I felt that the original fault was down to either 1) mechanism sticking or 2) poor electrical contact.
    As the lock interior seemed completely dry I took the easy option and gave all the moving parts a light blast of light wax lubricant and reassembled it. Before bolting back in place I reconnected the plug and tested it. Guess what? It worked every time! The LH thread bolt went straight back in.
    Should it play up again, I will take it apart again and dismantle further. I am fortunate in that I am a retired old b****r and my time is not money. Don’t expect your Renault mechanic to attempt this!
    I am pleased to say that I did this work over two weeks ago and the car has been started many times subsequently with no problems. The small hammer is still in the parcel shelf though………
    Have a look at the photos and ask if you have any questions. Have a butcher’s at the lock retaining bolt. It has grooves machined in the shank and when the steering is locked, it is these grooves that prevent the retaining bolt from being removed.
    2008 Renault Laguna 2.0 dCi break
    ​1997 BMW K1200RS

    IR655
    (George Bush Snr): "I'll never apologize for the United States of America. Ever, I don't care what the facts are."


  3. #3
    Veni Vidi Posti 68 404's Avatar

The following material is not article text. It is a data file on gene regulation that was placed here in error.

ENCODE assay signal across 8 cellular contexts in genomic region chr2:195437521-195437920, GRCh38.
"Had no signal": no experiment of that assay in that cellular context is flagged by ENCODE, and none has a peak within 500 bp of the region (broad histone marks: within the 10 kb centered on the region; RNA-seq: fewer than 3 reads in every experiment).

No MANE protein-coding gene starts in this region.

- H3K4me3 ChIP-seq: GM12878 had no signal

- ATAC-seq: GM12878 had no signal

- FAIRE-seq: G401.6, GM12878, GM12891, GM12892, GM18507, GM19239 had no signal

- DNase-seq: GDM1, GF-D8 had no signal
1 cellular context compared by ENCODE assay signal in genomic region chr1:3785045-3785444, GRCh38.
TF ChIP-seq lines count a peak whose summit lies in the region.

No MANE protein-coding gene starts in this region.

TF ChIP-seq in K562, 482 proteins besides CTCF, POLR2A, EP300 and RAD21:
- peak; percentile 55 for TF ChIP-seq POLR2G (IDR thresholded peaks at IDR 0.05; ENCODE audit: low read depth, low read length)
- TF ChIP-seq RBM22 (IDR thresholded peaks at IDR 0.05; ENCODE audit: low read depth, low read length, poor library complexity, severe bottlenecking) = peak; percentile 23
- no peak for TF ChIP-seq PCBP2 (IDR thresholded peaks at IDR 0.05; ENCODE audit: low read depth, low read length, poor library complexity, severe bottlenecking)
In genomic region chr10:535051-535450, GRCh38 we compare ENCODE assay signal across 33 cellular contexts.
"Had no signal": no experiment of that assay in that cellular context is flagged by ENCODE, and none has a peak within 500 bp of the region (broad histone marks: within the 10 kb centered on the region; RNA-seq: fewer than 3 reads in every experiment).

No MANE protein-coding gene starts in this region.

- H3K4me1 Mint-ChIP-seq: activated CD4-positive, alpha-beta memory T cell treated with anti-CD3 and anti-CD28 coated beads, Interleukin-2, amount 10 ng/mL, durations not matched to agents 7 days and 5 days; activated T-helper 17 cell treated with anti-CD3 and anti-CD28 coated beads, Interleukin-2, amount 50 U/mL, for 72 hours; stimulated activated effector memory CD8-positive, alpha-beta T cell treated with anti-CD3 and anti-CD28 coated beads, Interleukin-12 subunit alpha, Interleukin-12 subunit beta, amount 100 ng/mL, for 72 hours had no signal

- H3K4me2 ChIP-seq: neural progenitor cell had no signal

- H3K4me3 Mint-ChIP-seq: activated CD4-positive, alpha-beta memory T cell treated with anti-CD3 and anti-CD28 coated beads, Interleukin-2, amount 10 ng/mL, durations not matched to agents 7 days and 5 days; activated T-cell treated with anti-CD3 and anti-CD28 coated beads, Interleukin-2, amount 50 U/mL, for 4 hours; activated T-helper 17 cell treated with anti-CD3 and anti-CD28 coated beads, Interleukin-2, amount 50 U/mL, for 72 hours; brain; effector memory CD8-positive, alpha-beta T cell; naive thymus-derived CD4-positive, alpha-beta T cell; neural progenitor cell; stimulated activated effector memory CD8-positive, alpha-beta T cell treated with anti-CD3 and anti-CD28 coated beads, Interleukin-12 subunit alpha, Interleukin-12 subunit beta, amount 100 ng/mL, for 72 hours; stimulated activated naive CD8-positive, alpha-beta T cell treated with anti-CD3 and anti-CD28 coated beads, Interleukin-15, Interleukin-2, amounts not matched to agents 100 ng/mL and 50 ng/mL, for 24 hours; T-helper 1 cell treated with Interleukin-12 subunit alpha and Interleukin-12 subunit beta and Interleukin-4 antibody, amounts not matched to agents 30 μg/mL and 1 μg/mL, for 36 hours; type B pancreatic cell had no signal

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    You're welcome....

    I guess?

    Dave
    jo proffi and JoBo like this.
    2008 Renault Laguna 2.0 dCi break
    ​1997 BMW K1200RS

    IR655
    (George Bush Snr): "I'll never apologize for the United States of America. Ever, I don't care what the facts are."


  4. #4
    Tadpole
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    Hi chaps, sorry if I'm late to the party but I have the unfortunate scenario of having a jammed steering lock, just wondering if removal can be done without damaging the column or am I relegated to replacing the whole column. If so how would I go about doing so, I do have an angle grinder

  5. #5
    Banned Haakon's Avatar
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    Quote Originally Posted by techz View Post
    Hi chaps, sorry if I'm late to the party but I have the unfortunate scenario of having a jammed steering lock, just wondering if removal can be done without damaging the column or am I relegated to replacing the whole column. If so how would I go about doing so, I do have an angle grinder
    removing and replacing the whole column isnt a hard job, just a little time consuming. I've done it a couple of times (for other reasons) and can it out in 20 minutes tops.

  6. #6
    Tadpole
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    It's not so much the effort that concerns me, moreso the cost of a replacement column, however if that's the way it needs to be I guess it is what it is